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“Plight Of Syrian Refugees Recalls Tale Of 2,000 Years Ago”: Bar The Gates, Exclude The Stranger, Ignore The Vulnerable

There is irony aplenty in this season, which is celebrated throughout Christendom because of the tale of a babe born in a troubled precinct in the Middle East a little more than 2,000 years ago. You know the story: A couple of modest means finds no accommodations, even as the woman is on the brink of giving birth. After the child is born, they are forced to flee the depredations of a murderous king.

As history rolls on, we find the Middle East once again in upheaval, roiled by murderous tyrants who have spurred families to seek sanctuary. Given the time of year, you’d think the plight of those families would be the preoccupation of the news cycle; you’d think accommodating them would be the pre-eminent call of preachers and politicians alike. After all, the ancient tale has been said to inspire reflection, charity and generosity.

But those sentiments seem in scant supply in these United States. Instead, we are awash in suspicion, waylaid by fear and anxiety, beset by bigotry. Many of the nation’s political leaders have insisted that we bar the gates, exclude the stranger, ignore the vulnerable.

While President Obama has called on the nation to take in more refugees from Syria — where the armies of President Bashar Assad and the self-proclaimed Islamic State represent dire threats to life and limb — 27 U.S. governors, more than half, would attempt to bar Syrian refugees from their states. New Jersey Gov. Chris Christie has famously said that he wouldn’t even take in orphans under the age of 5.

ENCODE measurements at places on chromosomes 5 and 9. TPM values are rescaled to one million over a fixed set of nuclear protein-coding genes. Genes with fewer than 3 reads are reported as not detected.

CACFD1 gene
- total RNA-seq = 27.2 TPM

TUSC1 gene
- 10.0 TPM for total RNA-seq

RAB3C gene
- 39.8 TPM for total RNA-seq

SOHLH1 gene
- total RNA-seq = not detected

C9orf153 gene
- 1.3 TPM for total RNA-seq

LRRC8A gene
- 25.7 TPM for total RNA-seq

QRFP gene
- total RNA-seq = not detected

Indeed, the call to keep Syrian refugees out of the United States has captured a substantial number of voters; 56 percent oppose President Obama’s policy. And that refusal finds support across party lines: Eighty-one percent of Republicans, 59 percent of independents and 31 percent of Democrats, according to an NBC News survey.

The proximate cause of that hunker-down insularity is the threat of terrorist attacks, a danger brought home by the San Bernardino atrocity earlier this month, which left 14 people dead and 22 injured. But humans are notoriously bad at assessing risks. While 45 Americans have been killed in terrorist attacks on U.S. soil since 9/11 (counting the Fort Hood shooting), far more have been killed since then in automobile accidents and non-terrorist-related gun violence.

Besides, as the brilliant novelist and essayist Marilynne Robinson has written: “Contemporary America is full of fear. (But) fear is not a Christian habit of mind. … Those who forget God can be recognized in the fact that they make irrational responses to irrational fears. … There are always real dangers in the world, sufficient to their day. Fearfulness obscures the distinction between real threat on one hand and on the other the terrors that beset those who see threat everywhere.”